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Joseph Nye
Joseph S. Nye, Jr., University Distinguished Service Professor at Harvard University and former Dean of the John F. Kennedy School of Government, has been on the faculty at Harvard since 1964. He has also served as Assistant Secretary of Defense for International Security Affairs, Chair of the National Intelligence Council, and Deputy Assistant Secretary of State for Security Assistance, Science and Technology. His most recent publications are Is the American Century Over? (2015), The Future of Power (2011), The Powers to Lead (2008), Soft Power: The Means to Success in World Politics (2004), and The Power Game: A Washington Novel (2004). Nye received his bachelor's degree summa cum laude from Princeton University, did postgraduate work at Oxford University on a Rhodes Scholarship, and earned a Ph.D. in political science from Harvard.

Entries by Joseph Nye

The Fate of Abe's Japan

(9) Comments | Posted November 4, 2015 | 7:15 PM

project syndicate

TOKYO -- As Shinzo Abe sat down this week in Seoul with South Korean President Park Geun-hye and Chinese Premier Li Keqiang, he did so as the leader of a...

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중국은 미국보다 경제적으로 강력하지 않으며, 더 강해질지, 그게 언제가 될지도 명확하지 않다

(0) Comments | Posted July 6, 2015 | 5:32 PM

중국이 아시아 인프라 투자 은행을 만들고, 인접국의 ‘실크 로드 앤드 벨트’ 인프라 프로젝트에 투자할 계획을 세우자, 점점 커지는 중국의 경제력에 대한 불안감이 커지고 있다. 게다가 작년에 IMF의 경제학자들은 중국의 경제 규모가 미국보다 크다고 추정했다. 그 발표가 1면 헤드라인을 장식했지만, 힘의 지수로는 좀 미심쩍은 구매력 평가를 사용했기 때문에 조금은 호도하는 면이...

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China Is Not More Economically Powerful Than the U.S., and It Is Far From Certain If and When It Will Be

(67) Comments | Posted June 22, 2015 | 10:26 AM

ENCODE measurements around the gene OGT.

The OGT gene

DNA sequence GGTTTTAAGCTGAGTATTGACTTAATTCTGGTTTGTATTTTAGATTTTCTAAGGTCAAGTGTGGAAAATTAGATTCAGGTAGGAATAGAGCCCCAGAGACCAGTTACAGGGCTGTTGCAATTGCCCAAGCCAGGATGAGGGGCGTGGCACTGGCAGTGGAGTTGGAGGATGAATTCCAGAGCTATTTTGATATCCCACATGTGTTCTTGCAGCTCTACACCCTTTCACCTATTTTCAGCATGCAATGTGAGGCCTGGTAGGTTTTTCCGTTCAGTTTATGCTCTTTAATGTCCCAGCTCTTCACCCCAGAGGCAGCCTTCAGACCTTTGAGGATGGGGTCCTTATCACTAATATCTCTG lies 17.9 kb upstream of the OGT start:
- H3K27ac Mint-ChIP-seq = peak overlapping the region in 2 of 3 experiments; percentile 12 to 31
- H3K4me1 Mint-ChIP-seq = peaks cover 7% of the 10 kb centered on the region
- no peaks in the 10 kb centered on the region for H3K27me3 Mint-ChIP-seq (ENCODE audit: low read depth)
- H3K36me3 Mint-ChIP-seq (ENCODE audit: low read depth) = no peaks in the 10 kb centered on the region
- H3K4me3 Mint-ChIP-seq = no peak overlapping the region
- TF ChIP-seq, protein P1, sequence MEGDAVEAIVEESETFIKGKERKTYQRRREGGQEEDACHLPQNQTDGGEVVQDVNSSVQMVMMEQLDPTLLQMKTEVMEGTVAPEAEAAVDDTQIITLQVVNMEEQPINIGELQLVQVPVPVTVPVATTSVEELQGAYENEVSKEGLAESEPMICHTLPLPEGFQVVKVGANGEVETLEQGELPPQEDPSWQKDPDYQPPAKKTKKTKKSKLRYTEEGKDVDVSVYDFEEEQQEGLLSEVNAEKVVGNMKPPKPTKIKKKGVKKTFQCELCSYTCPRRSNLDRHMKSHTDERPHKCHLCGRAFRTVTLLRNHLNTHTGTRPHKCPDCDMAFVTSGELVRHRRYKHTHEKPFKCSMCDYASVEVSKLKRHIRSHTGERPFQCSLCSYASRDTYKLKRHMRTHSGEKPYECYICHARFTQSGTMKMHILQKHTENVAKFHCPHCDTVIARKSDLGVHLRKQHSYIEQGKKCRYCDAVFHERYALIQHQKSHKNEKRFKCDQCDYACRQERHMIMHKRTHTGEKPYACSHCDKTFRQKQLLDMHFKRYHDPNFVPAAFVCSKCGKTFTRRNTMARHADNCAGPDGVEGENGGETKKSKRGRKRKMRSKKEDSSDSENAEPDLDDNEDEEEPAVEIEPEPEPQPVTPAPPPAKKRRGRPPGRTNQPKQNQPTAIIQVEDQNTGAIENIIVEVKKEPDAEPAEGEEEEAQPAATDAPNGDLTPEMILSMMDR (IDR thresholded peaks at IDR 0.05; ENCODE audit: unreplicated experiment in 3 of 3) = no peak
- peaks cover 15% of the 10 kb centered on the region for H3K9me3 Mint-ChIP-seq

China's creation of an Asian Infrastructure Investment Bank and its plans to invest in "Silk Road and Belt" infrastructure projects in neighboring countries has raised alarm about its growing economic power. Moreover, last year, International Monetary Fund economists estimated that the Chinese economy was larger than the American. That statement...

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Is U.S.-China Conflict Imminent in the South China Sea?

(86) Comments | Posted June 3, 2015 | 6:12 PM

OXFORD, England -- When a U.S. Navy P8-A surveillance aircraft recently flew near Fiery Cross Reef in the Spratly Islands in the South China Sea, it was warned eight times by the Chinese Navy to leave the area. Chinese Foreign Minister Wang Yi said...

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Is Cybersecurity Like Arms Control?

(0) Comments | Posted May 17, 2015 | 7:17 PM

CAMBRIDGE - Last month, the Netherlands hosted the Global Conference on Cyberspace 2015, which brought together nearly 2,000 government officials, academics, industry representatives, and others. I chaired a panel on cyber peace and security that included a Microsoft vice president and two foreign ministers. This "multi-stakeholder" conference was...

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Only China Can Contain China

(12) Comments | Posted March 11, 2015 | 5:55 PM

china focus

When Xi Jinping visits the U.S. this autumn, one of the items on his agenda is bound to be what he has called a "new type of major power relations." The term remains ambiguous...

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Japan's Robust Self-Defense Is Good for Asia

(31) Comments | Posted August 7, 2014 | 4:03 PM


project syndicate

CAMBRIDGE, Mass. -- Since the end of World War II, Japan has been ruled by an American-written "peace constitution," Article 9 of which prohibits war and limits...

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Gaddafi and Change

(1) Comments | Posted March 31, 2011 | 9:23 PM

David Warsh, generally a respected journalist, has just published in the Providence Journal an attack on Michael Porter of Harvard Business School for consulting with Gaddafi about change in Libya in the period after Gaddafi gave up his nuclear weapons program and his overt support for terrorism. Porter,...

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Power and Information in Egypt -- and Beyond

(8) Comments | Posted February 9, 2011 | 3:50 PM

Egypt is fascinating. The old view that we had to support the authoritarians or wind up with radical Islamists has been overtaken by the spread of information that has helped create and empower a new middle. There are more options now, but it is clear that smart policy in an...

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The Obama-Hu Summit: Part II

(2) Comments | Posted January 20, 2011 | 7:39 PM